Topics
More on Compliance & Legal

Missouri Hospitals will pay $34 million to settle allegations of improper payments to oncologists, DOJ says

Settlement resolves allegations the providers submitted fraudulent Medicare claims for chemotherapy services through illegal referrals, DOJ says.

Beth Jones Sanborn, Managing Editor

Photo courtesy <a href="https://www.mercy.net/newsroom/2012-10-11/mercy-hospital-springfield-chosen-as-center-of-excellence"> Mercy </a>Photo courtesy Mercy

Two Southwest Missouri providers, Mercy Hospital Springfield and its affiliate, Mercy Clinic Springfield Communities, will pay the United States $34,000,000 as part of a settlement over allegations they violated the False Claims Act through improper financial relationships with referring physicians, the Department of Justice announced.

The defendants operate a hospital, clinic, and infusion center in Springfield, Missouri, among other facilities.

The settlement resolves allegations that the defendants submitted fraudulent Medicare claims for chemotherapy services for patients referred by oncologists whose compensation "improperly took into account the value of their referrals of patients to the infusion center," which was operated by the defendants, the DOJ said.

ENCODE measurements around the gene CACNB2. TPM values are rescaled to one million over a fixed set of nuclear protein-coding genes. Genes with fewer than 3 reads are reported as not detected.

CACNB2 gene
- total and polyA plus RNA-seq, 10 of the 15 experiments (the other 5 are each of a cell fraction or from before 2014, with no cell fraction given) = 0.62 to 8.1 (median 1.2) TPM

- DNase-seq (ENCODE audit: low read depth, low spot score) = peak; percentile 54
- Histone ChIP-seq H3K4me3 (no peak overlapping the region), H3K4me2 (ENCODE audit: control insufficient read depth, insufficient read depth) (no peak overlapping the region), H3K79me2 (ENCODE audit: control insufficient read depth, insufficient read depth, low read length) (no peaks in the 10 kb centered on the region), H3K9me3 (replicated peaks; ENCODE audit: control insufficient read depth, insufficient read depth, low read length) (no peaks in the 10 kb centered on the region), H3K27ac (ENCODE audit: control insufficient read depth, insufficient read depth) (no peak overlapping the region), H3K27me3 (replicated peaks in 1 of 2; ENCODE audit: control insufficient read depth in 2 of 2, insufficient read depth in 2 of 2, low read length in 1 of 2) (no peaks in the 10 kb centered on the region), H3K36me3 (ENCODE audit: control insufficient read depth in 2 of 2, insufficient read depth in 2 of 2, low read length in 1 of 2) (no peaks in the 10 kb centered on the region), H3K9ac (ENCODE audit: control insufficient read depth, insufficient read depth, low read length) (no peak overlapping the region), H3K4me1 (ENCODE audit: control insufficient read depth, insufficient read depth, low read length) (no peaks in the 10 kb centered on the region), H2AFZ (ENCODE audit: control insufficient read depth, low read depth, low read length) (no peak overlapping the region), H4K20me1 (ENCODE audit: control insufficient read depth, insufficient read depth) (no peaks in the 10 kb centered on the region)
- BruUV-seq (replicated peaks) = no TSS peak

[Also: Running list of notable 2017 healthcare frauds]

A whistleblower, or qui tam, lawsuit had been filed by Viran Roger Holden, a physician employed by one of the Defendants.  Under the False Claims Act, private citizens who bring suit on behalf of the government for false claims can share in any recovery.  AS such, Holden will receive $5,440,000.

The claims settled in the agreement are only allegations; there has been no determination of liability.

Twitter: @BethJSanborn

Show All Comments